• Leadership/captains.  The main point of this bullet is their role in squashing “girl drama”.  I don’t believe a leader should be involved in “girl drama” and they should be active in shooting it down if they see it.  And of course the typical captain stuff: liason between coach and team, hold teammates accountable, etc.
  • Off-season.  At my level, we don’t get much of an off-season because it’s against NCAA rules.  And my team is from all across the country, so getting together in the summer for pick up games isn’t a realistic solution.  So I talked to the players about being accountable for their workouts.  We’re only in season for three months…the rest of the time is on them.



I also addressed recruiting, our non-traditional season, and having high standards in the classroom.  It all culminated with my asking them to begin with the end in mind.  I asked them what they wanted to say about our season in November, when it’s all over.

To think winning happens in the small amount of time we have with them during the season is hopeful at best, delusional at worst.

If you decide to come up with your own Play to Win curriculum, shoot me an email so that I can check it out!

 

Posted by on February 3, 2014 in Coaching strategy, Leadership

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8 Qualities Of Great Team Leaders

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Captains are important and serve a unique function on our teams, so I enjoyed this article from Leadership Freak, The Three Power-People You Need On Your Team.  I don’t want to get into whether you choose captains or you let the team, or whether or not your captains are always seniors, or whether you don’t have captains at all.  I want to focus on what qualities we should look for, and what we should coach the team to look for, in our team leaders.

What we should look for in team leaders:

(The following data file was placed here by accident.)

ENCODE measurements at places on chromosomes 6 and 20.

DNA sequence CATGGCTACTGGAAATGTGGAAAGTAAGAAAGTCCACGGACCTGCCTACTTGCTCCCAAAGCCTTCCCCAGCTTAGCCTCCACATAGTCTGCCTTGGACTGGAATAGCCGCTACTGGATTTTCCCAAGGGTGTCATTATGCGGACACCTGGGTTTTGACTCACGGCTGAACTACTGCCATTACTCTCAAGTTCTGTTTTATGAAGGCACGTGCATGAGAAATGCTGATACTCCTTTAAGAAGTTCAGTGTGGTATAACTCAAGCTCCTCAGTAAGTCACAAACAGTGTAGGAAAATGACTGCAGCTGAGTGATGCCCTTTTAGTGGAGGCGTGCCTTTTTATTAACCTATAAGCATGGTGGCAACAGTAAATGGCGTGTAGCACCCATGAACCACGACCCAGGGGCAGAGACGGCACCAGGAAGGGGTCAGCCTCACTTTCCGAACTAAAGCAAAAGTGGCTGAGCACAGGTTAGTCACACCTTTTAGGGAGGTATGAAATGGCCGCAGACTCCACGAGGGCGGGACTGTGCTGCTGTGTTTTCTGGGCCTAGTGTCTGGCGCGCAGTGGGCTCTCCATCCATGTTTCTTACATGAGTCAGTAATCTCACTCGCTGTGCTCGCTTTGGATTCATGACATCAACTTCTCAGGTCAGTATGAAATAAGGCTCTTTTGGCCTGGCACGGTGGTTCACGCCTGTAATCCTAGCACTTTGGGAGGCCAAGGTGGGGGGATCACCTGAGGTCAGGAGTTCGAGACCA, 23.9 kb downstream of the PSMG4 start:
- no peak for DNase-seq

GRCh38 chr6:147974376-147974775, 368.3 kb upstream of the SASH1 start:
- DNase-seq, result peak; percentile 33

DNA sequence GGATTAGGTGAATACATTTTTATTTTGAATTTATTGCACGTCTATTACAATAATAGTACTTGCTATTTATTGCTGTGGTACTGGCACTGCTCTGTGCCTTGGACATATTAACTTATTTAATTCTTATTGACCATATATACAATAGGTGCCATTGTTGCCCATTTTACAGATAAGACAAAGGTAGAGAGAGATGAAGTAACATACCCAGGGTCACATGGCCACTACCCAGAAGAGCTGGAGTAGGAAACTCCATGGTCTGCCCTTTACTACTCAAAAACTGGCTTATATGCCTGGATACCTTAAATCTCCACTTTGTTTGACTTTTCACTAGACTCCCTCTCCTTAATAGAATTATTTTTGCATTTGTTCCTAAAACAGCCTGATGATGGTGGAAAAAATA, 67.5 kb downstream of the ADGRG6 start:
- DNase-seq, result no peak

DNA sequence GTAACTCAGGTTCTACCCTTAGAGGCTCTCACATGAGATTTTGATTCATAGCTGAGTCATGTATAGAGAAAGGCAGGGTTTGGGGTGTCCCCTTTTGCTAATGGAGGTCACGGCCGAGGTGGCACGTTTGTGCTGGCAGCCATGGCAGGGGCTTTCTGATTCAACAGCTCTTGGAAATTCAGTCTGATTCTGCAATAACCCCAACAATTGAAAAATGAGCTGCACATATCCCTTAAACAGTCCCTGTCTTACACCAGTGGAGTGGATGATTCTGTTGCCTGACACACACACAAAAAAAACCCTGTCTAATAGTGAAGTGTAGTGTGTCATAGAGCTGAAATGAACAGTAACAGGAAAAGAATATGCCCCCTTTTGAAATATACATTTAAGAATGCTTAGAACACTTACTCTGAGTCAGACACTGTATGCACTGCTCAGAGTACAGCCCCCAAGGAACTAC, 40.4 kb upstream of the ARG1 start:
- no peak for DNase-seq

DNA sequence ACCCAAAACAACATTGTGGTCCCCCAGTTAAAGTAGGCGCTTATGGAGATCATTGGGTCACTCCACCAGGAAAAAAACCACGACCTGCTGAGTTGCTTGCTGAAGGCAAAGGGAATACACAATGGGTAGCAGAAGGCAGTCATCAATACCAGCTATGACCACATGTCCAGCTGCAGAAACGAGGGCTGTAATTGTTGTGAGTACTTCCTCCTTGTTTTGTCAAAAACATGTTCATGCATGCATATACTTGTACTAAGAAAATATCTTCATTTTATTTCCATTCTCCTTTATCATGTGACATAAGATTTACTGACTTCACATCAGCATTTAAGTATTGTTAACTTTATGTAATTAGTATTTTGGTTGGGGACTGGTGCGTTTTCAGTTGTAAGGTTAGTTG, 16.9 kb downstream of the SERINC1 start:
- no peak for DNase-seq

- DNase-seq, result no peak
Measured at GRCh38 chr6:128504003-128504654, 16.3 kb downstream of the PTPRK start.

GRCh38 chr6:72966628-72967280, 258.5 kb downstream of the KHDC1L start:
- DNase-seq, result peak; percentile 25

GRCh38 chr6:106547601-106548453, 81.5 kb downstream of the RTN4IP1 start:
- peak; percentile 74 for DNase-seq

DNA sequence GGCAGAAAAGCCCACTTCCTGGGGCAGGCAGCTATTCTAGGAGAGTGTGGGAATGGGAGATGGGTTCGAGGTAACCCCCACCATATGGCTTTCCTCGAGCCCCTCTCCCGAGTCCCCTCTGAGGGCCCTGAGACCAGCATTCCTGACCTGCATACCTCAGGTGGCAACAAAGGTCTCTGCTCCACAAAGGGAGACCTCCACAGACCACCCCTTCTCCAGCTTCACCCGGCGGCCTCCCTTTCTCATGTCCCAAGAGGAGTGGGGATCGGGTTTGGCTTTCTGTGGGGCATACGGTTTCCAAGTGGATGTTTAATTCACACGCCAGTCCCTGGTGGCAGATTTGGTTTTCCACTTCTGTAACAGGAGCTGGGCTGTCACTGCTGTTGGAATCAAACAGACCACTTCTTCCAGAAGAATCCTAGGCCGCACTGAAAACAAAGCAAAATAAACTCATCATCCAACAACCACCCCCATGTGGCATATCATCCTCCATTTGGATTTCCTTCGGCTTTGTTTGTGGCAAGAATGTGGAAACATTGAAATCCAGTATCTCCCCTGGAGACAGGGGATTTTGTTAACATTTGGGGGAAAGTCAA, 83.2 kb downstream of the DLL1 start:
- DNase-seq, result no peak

• Hard working. I don’t know about you, but my best captains have been the hardest workers.  When they asked the team to run through a wall, their teammates knew the captain would be right there with them…leading the way.
  • Strong opinions and emotions. They should be passionate about the sport, about the team, and about their teammates.  Ideally they’re able to harness that emotion into motivating their teammates.
  • Unflinching alignment with organizational values.  What is it you value as a coach?  Does your team know?  Do your team leaders/captains?  Is it being on time?  Is it extra film study?  Is it supporting teammates who play a second sport?  Whatever it is, make sure you make it known.
  • Comfort saying no. Good manners are nice but not essential.  I had a young lady who was a natural born leader.  She was strong and she spoke her mind.  One preseason, she came in and it was like a quiet, mousy alien had abducted her.  She was worried that she was too strong and was scaring the team.  I did my best to tell her the qualities she was trying to hide were her best qualities.  And not only that, they were assets our team was in dire need of.
  • Dedication to serve the organization before serving themselves.  There’s that servant leader concept.  Team before self.  The teams I’ve had who have suffered through lack of success were always lacking that team-first leader.
  • Strength to confront brutal facts.  What if your star player is out all night long making a fool of herself (however you deem it) before a big game?  Will your team leaders address it?  My best leaders squash problems before I even realize it’s going on.
  • Openness to change.  Let’s say you’ve got a team captain.  She’s pretty good, but you see with a couple of tweaks in her personality or how she communicates with the team, she could be amazing.  Hopefully, she’s open to getting better…not just on the court, but off of it as well.